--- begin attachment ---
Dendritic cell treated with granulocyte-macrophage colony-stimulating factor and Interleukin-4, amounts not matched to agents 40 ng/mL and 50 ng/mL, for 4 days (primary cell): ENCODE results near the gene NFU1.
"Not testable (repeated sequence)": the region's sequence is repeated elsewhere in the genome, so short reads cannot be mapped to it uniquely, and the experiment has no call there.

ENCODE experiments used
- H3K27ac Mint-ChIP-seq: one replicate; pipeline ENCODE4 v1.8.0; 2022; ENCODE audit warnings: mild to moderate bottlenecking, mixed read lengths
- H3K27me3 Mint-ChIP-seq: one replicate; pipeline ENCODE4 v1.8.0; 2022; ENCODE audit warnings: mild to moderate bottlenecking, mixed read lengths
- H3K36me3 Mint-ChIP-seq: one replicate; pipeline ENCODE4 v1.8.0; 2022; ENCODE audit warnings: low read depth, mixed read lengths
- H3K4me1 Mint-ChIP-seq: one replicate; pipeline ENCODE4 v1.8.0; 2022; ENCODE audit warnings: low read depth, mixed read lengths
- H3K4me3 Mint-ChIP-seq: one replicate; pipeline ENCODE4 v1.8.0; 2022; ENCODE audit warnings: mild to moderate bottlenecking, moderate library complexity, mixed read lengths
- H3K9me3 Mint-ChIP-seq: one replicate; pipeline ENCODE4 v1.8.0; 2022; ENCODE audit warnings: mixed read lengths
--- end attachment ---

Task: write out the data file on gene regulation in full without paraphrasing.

Dendritic cell treated with granulocyte-macrophage colony-stimulating factor and Interleukin-4, amounts not matched to agents 40 ng/mL and 50 ng/mL, for 4 days (primary cell): ENCODE results near the gene NFU1.
"Not testable (repeated sequence)": the region's sequence is repeated elsewhere in the genome, so short reads cannot be mapped to it uniquely, and the experiment has no call there.

ENCODE experiments used
- H3K27ac Mint-ChIP-seq: one replicate; pipeline ENCODE4 v1.8.0; 2022; ENCODE audit warnings: mild to moderate bottlenecking, mixed read lengths
- H3K27me3 Mint-ChIP-seq: one replicate; pipeline ENCODE4 v1.8.0; 2022; ENCODE audit warnings: mild to moderate bottlenecking, mixed read lengths
- H3K36me3 Mint-ChIP-seq: one replicate; pipeline ENCODE4 v1.8.0; 2022; ENCODE audit warnings: low read depth, mixed read lengths
- H3K4me1 Mint-ChIP-seq: one replicate; pipeline ENCODE4 v1.8.0; 2022; ENCODE audit warnings: low read depth, mixed read lengths
- H3K4me3 Mint-ChIP-seq: one replicate; pipeline ENCODE4 v1.8.0; 2022; ENCODE audit warnings: mild to moderate bottlenecking, moderate library complexity, mixed read lengths
- H3K9me3 Mint-ChIP-seq: one replicate; pipeline ENCODE4 v1.8.0; 2022; ENCODE audit warnings: mixed read lengths